Hardeman noted how much Raghavan truly cares for the team, and in return, the respect that the team has for her.

“Her teammates know and respect how much that she cares for them, that she cares for the game, caring for details. They know her basketball IQ is off the chart, and they respect that she’s willing to do whatever it takes before the ‘we,’ and isn’t worried so much about the ‘me.’ She sets a great example for them,” Hardeman said.

However, Raghavan’s “we before me” mentality did not come automatically. It took some time for Raghavan to recognize and accept what being a team player truly meant.

“I knew going into my senior year that I wanted this year to be special. I knew of the talent we had on this team, and it had taken me a while to get to this point. It took me time to learn to not be selfish, because in college sports, everyone wants to do well and be successful, but what I had to learn was not to define success by my stats or my playing time,” Raghavan said. “It wasn’t about my success, it was about our success. That’s when I really learned to embrace it.”

Another one of the expressions that the team has repeated this year is, “being on a team means being selfish in your preparation, but selfless in your execution,” which is something that Raghavan stated multiple times in her article.

“We can’t be a great team as individuals if we don’t prepare ourselves to be great,” Raghavan said. “The selfish part comes in training, going to the weight room, going to the track, putting up shots every day, getting ourselves to be great individual basketball players. Once it comes time for the game, we can’t allow that selfishness to come in. Then it’s about the immeasurables at that point—being a good teammate and trusting in all the work and preparation you’ve put in so far to be a selfless team.”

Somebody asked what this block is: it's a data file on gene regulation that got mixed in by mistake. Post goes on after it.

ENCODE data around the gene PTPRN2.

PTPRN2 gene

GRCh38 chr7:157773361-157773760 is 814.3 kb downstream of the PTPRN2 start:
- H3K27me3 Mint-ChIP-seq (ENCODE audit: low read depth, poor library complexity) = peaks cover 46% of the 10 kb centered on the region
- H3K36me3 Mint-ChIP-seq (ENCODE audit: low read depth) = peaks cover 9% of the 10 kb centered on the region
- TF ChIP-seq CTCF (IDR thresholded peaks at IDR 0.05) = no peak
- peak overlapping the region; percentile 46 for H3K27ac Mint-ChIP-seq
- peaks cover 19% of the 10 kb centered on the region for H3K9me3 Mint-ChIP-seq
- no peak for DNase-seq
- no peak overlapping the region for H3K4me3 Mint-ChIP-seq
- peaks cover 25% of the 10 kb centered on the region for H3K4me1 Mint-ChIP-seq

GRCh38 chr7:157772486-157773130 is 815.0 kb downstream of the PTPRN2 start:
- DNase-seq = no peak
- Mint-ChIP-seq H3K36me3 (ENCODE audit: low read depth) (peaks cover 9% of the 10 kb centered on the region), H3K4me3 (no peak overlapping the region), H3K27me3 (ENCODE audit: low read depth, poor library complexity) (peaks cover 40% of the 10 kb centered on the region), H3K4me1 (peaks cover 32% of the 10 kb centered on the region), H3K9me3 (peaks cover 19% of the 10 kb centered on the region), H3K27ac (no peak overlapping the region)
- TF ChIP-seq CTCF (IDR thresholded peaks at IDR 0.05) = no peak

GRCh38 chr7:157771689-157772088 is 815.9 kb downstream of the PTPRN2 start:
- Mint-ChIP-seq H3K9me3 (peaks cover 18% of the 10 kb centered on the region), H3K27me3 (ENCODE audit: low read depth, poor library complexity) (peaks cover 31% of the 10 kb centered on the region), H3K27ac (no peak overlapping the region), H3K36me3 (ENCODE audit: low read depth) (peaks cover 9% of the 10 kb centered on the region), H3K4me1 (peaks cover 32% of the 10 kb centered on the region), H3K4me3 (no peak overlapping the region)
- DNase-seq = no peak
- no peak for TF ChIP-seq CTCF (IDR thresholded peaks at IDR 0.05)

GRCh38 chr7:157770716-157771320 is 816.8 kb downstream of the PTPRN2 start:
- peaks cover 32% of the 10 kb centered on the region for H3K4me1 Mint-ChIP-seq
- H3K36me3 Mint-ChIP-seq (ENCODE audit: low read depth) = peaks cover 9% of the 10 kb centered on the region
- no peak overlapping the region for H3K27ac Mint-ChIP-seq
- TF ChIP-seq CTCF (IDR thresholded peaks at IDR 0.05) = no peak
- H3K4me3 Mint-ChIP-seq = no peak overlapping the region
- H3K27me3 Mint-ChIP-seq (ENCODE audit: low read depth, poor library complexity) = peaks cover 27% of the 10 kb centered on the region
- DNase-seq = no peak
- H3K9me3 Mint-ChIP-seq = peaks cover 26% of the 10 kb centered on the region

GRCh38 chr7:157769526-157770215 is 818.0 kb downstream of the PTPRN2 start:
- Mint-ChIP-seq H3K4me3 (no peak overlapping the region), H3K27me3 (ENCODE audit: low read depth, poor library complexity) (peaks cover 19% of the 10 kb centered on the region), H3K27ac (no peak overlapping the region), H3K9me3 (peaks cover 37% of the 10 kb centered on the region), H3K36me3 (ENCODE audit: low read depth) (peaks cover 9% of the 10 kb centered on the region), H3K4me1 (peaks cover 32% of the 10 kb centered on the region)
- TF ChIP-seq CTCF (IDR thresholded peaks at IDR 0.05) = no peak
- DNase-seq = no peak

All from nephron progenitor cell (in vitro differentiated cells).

Raghavan has been playing basketball for the majority of her life, and she has loved every moment of it. Raghavan’s brother, Advit, played basketball at the University of Puget Sound and the two siblings bonded over the sport growing up. She reflected on where she is now as she approaches the final month of her collegiate basketball career.

“When I look back, it’s been about 14 years [that I’ve played basketball]. The team aspect of it is the reason that I fell in love with the game in the first place, so to be able to end my career on a team as special as this is just amazing,” Raghavan said. “I think that getting to play college basketball is a privilege, so I owe a lot to this institution for giving me the opportunity, and I give a lot to the sport of basketball itself for taking me through this journey of life. I want to be the best teammate possible because it’s a team sport.”

This additional knowledge and experience has provided the team a deeper understanding of the game of basketball. Her teammates and coaches consider Raghavan to be not only a student of the game, but also as another coach who happens to be on the team.

“She is incredibly knowledgeable at the game. She is able to see things on the court that you may not be able to see yourself,” March said. “She’s my coach, she’s an assistant coach.”

With this team mentality of “we before me,” the Cougars will look to continue their success and momentum into the rest of the season. The Cougars are still fighting for the number one seed in the PacWest, which will most likely come down to the game against Hawai’i Pacific on Feb. 22. APU will play their next game at Biola on Feb. 3 at 5:30 p.m.


Read Raghavan’s article with The Sports Digest here.